As the name self explains, it’s a condition when a blood clot inside a vein is formed somewhere deep in the body. Deep vein thrombosis mostly occurs in lower leg or thigh but sometimes in other parts as well. A blood clot is solidified blood that may move places along with blood. This mostly occurs as a complication of an operative procedure.
Symptoms of DVT:
- Swelling in foot, ankle, leg, typically on one side
- Cramping pain in the same leg that begins from your calf
- Severe pain in your foot and ankle
- A warm skin patch
- Affected area skin discoloration to pale or a reddish or bluish color
Symptoms of DVT of the upper limb are usually submissive if at all, they are
- Neck or Shoulder pain
- Swelling of arm or hand
- Blue Discoloration
- Moving pain from arm to forearm
- The weakness of hand muscles
In most cases, it remains undiagnosed until a person has to go to an emergency room for pulmonary embolism. It means the clot has moved from leg to lungs blocking any vital artery. Signs of which are
- Chest Pain getting worse while coughing and inhaling
- High Breath rate
- Blood in cough
- Increased heart rate
Causes of DVT:
- Injury directly to the vessel wall
- Post-Surgery- A vessel may be injured during the surgery forming a blood clot. Resting and not moving manifolds the risk of having DVT.
- Sedentary lifestyle/ Inactivity- Excessive sitting habits result in blood collection in your legs. Gradually a clot may develop.
- Specific Drugs may increase your chances of forming a blood clot.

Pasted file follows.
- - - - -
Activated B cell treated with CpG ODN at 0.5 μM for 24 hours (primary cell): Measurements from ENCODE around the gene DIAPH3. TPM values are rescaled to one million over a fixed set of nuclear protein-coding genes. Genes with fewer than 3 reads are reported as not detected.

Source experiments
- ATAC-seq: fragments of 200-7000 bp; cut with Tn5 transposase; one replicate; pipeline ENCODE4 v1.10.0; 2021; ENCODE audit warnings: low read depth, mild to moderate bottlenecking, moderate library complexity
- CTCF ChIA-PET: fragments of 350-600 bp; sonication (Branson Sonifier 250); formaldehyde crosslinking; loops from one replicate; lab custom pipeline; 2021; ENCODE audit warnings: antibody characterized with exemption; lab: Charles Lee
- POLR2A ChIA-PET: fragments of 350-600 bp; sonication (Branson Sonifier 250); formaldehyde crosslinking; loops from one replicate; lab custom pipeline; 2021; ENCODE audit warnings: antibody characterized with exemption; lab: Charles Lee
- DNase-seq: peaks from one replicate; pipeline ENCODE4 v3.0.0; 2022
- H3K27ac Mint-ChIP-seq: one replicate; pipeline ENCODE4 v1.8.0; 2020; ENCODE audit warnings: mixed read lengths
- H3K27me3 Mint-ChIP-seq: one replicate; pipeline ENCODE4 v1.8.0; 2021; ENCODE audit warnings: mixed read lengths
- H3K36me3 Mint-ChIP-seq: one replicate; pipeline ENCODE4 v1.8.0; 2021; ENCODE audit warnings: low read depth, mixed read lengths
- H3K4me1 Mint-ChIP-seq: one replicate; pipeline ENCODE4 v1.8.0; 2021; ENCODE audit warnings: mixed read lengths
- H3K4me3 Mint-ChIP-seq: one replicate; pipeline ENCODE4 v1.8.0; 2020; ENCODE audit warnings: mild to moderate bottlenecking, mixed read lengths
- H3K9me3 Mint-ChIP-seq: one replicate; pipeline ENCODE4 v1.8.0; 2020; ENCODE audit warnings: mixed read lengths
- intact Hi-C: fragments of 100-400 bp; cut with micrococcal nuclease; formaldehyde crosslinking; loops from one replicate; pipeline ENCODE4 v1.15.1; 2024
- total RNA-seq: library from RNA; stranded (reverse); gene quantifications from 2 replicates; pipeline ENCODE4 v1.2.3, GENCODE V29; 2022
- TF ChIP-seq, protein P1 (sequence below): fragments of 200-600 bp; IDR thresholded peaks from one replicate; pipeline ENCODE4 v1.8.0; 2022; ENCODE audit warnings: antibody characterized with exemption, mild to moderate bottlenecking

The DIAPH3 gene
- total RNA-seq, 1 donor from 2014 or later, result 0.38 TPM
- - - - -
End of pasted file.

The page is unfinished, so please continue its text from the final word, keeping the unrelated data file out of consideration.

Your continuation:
Risk Factors for DVT:
- Age- 50 and above
- A bone fracture
- Increased weight
- Genetic Disposition
- Venous catheter
- Birth control pills or hormone therapy
- Excessive Smoking
- Sedentary life habits
- Clotting Disorders
- Inflammatory Bowel Disease
- Heart Failure
- Pregnancy- 5-10 times higher risk than the average person. Therefore it is essential for women to get to their feet post-delivery as soon as possible.
- Frequent flyers
Diagnosis of DVT:
- Verbal questions for symptoms
- Physical Exam
- Venogram with due under an X-Ray
- D-dimer test- blood test from factors releasing from a clot
Treatment– It mostly comes as a medical emergency and needs to be handled immediately
- Medication Management
- Blood thinners
- Thrombolytic drugs intravenously
- Special clot busters called ‘lyrics’ are administered to dissolve blood clots
- Best Results are achieved when initiated immediately
- A session of 48 min for DVT
- Most effective and commonly used
- Compression Stockings to prevent both swelling and any further development of clots
- Filters in the abdominal vein stop the clot from entering the lungs until drug management dissolves it. These filters then need to be withdrawn.
- Surgical Management- Only in exceptionally large clots
- Thrombectomy- Cut the blood vessel, locate the clot, remove and stitch back. A balloon is inserted into the blood vessel too to keep it inflated as the surgery takes place.
Risk of Surgical Management:
- Damage to vessel
- Excessive bleeding
- Conservative Management
- Ankle toe movements Move your legs while sitting or lying
- Knee Pulls- While lying pull each knee towards the chest, hold and repeat.
- Draw ankle circles in both directions, both feet
- Lifestyle Changes
- Include short frequent walks in your routine
- Use a stool to keep your feet on the same level as your body while sitting
- Compression Stockings
- Quit Smoking
- Lose weight
- Take your BP or other medication on time
- Diet Therapy
- Lots of fruits and vegetables
- Lessor no known vegetarian diet
- Less on Vitamin K intake
Age is just one of the factors; anyone at any age can have DVT. Knowing and reading about it is always an asset.